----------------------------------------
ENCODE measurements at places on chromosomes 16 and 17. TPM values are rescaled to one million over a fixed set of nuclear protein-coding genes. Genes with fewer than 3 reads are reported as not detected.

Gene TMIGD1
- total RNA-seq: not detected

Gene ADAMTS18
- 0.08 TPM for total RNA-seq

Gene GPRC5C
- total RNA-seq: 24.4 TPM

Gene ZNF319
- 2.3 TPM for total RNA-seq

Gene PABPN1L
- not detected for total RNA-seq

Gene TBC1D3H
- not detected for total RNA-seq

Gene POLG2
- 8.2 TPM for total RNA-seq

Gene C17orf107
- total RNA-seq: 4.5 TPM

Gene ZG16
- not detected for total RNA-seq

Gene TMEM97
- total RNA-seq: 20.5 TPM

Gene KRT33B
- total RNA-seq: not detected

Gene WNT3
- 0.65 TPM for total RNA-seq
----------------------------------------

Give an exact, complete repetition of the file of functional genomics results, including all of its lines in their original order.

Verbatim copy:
ENCODE measurements at places on chromosomes 16 and 17. TPM values are rescaled to one million over a fixed set of nuclear protein-coding genes. Genes with fewer than 3 reads are reported as not detected.

Gene TMIGD1
- total RNA-seq: not detected

Gene ADAMTS18
- 0.08 TPM for total RNA-seq

Gene GPRC5C
- total RNA-seq: 24.4 TPM

Gene ZNF319
- 2.3 TPM for total RNA-seq

Gene PABPN1L
- not detected for total RNA-seq

Gene TBC1D3H
- not detected for total RNA-seq

Gene POLG2
- 8.2 TPM for total RNA-seq

Gene C17orf107
- total RNA-seq: 4.5 TPM

Gene ZG16
- not detected for total RNA-seq

Gene TMEM97
- total RNA-seq: 20.5 TPM

Gene KRT33B
- total RNA-seq: not detected

Gene WNT3
- 0.65 TPM for total RNA-seq